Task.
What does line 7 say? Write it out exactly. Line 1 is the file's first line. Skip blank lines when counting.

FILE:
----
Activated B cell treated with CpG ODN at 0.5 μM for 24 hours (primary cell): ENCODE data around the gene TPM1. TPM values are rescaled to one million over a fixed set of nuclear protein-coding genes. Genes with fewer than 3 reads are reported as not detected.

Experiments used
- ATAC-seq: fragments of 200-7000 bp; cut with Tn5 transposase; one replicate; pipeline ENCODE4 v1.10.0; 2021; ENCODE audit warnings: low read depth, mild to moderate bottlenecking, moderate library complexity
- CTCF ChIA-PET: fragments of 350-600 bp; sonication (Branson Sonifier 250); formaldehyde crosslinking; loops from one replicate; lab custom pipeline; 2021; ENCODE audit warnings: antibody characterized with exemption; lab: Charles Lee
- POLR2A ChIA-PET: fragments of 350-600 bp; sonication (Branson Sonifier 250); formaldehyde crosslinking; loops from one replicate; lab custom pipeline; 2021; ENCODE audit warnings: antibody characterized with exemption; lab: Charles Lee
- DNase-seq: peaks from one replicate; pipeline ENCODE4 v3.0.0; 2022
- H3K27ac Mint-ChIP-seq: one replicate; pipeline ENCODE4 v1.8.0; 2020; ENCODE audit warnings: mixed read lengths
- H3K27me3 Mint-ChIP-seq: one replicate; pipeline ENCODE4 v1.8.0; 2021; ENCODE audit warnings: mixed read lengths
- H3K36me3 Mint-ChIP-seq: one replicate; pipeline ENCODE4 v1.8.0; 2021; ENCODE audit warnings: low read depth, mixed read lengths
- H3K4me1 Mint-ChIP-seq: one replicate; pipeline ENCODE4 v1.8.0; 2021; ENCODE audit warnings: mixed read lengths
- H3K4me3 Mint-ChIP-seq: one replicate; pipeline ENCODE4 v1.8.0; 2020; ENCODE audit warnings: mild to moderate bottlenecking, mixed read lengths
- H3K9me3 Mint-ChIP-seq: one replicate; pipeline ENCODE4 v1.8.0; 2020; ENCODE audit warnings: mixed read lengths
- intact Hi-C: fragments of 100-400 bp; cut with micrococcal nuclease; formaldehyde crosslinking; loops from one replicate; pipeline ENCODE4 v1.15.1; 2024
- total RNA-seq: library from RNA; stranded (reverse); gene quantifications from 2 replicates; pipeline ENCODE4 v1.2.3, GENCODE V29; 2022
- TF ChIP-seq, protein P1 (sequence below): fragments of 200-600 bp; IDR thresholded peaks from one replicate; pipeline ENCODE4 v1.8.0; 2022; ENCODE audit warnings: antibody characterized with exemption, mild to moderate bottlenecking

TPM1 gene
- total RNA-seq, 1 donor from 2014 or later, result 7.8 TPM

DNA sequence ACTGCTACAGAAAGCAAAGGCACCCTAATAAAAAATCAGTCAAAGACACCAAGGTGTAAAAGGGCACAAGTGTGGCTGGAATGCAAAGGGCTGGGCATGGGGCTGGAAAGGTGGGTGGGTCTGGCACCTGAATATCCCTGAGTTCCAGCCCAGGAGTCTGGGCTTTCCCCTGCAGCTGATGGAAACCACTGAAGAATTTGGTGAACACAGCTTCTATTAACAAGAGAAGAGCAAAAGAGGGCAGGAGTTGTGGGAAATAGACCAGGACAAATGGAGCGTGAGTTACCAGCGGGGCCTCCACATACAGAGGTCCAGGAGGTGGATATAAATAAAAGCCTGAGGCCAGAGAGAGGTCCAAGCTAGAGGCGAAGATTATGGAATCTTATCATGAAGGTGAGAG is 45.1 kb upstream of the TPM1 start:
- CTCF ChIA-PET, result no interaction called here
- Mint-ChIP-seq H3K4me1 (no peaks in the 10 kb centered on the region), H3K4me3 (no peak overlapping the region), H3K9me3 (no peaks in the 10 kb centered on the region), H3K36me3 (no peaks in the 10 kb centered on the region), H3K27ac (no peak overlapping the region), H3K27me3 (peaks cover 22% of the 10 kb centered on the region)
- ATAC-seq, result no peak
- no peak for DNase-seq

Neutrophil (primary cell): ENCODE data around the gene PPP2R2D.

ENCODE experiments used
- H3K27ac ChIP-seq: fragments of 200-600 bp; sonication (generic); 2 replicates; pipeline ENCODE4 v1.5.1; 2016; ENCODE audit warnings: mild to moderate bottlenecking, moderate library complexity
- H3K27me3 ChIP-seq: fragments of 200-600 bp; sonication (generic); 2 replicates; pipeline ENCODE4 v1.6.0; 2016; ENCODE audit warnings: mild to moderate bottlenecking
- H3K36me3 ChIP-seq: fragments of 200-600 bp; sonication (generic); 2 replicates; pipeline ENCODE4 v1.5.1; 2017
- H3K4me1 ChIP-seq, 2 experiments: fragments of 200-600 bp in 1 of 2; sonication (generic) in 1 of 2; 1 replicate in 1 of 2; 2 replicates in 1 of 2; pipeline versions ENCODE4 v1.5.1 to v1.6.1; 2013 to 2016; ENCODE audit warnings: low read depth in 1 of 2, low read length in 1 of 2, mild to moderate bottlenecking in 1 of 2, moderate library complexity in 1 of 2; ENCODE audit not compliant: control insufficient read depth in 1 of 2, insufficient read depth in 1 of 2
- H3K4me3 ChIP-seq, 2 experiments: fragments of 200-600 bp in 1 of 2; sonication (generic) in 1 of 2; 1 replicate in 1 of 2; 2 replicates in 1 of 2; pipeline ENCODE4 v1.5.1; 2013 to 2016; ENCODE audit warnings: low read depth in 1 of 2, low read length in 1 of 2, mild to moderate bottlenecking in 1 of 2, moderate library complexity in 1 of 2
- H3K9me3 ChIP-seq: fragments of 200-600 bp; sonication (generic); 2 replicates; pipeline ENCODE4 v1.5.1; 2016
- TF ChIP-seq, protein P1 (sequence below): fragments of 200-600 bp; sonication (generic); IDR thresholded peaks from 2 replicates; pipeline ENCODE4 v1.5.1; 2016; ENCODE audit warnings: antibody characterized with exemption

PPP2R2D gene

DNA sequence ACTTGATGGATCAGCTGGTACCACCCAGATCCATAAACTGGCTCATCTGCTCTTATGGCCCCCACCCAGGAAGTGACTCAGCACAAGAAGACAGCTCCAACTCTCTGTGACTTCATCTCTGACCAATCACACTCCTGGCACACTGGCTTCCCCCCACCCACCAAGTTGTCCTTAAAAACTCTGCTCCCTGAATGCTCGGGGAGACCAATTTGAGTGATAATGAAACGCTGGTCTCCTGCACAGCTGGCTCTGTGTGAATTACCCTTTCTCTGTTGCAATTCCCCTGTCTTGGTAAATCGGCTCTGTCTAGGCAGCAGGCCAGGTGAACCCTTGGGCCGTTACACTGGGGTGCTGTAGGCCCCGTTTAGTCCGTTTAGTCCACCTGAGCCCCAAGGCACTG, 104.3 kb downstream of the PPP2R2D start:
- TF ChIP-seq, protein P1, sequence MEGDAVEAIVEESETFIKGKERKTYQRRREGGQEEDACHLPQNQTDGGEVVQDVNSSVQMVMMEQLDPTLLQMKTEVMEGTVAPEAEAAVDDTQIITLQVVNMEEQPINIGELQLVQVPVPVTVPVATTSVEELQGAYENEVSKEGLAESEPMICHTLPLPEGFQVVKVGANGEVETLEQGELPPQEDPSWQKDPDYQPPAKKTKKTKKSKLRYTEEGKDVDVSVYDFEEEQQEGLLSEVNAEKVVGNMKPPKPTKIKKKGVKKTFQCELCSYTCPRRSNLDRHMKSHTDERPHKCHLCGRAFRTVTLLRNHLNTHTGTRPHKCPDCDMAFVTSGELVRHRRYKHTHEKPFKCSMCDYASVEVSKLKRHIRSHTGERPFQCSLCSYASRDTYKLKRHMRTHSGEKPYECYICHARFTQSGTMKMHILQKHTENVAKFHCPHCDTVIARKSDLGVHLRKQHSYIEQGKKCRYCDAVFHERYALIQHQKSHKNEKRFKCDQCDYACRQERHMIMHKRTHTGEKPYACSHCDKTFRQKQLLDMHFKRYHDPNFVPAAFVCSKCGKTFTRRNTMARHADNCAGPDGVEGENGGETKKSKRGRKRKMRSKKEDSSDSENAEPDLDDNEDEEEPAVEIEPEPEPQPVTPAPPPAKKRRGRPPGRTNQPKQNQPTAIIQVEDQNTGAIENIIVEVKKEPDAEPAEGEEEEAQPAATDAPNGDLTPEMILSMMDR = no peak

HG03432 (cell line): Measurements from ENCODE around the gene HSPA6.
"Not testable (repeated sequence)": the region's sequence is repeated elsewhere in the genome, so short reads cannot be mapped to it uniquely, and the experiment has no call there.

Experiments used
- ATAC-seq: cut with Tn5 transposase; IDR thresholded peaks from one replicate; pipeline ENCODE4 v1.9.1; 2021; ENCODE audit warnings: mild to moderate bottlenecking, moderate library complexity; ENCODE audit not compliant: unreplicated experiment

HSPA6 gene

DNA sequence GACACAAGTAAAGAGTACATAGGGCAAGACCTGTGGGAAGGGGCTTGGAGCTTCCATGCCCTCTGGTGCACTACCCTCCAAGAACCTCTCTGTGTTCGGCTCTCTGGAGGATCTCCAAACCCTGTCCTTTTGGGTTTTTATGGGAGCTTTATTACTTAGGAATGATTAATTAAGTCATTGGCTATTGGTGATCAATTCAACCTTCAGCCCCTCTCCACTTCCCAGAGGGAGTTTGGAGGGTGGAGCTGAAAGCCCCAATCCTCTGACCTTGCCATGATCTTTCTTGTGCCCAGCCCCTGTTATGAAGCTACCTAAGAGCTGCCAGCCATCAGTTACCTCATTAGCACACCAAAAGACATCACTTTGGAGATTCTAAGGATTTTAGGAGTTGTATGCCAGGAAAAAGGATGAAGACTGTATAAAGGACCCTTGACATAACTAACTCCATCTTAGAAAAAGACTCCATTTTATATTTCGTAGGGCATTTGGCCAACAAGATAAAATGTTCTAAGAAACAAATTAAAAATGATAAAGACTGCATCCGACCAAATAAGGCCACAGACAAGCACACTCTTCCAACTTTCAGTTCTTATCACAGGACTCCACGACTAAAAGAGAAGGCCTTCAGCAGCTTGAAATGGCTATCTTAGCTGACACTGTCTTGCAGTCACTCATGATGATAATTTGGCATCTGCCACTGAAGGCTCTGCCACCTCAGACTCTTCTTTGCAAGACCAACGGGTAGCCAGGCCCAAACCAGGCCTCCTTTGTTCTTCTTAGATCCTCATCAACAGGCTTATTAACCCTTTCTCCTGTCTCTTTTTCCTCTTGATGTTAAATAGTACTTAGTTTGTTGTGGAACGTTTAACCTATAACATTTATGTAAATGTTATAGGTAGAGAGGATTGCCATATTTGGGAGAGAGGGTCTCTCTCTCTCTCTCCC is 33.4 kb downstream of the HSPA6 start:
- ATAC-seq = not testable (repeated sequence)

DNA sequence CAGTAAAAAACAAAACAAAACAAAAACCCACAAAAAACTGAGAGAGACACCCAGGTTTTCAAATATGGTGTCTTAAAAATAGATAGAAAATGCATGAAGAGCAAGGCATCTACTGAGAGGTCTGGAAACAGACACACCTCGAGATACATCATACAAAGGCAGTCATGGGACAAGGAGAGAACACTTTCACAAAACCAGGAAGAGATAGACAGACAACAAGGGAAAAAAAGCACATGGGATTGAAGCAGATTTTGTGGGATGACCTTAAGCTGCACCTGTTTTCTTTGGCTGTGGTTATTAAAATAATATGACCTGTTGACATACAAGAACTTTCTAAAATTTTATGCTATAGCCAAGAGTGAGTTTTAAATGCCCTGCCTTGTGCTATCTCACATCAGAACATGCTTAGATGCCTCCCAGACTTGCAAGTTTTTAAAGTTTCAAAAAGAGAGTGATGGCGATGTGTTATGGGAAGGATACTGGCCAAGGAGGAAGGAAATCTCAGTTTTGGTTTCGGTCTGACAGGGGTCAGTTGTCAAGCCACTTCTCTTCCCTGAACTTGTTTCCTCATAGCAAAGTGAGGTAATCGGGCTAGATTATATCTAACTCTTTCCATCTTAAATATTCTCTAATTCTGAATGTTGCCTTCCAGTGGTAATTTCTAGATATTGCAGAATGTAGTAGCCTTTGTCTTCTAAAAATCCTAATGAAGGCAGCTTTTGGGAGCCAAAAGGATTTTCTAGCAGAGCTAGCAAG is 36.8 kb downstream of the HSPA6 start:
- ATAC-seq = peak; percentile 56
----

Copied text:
- H3K27ac Mint-ChIP-seq: one replicate; pipeline ENCODE4 v1.8.0; 2020; ENCODE audit warnings: mixed read lengths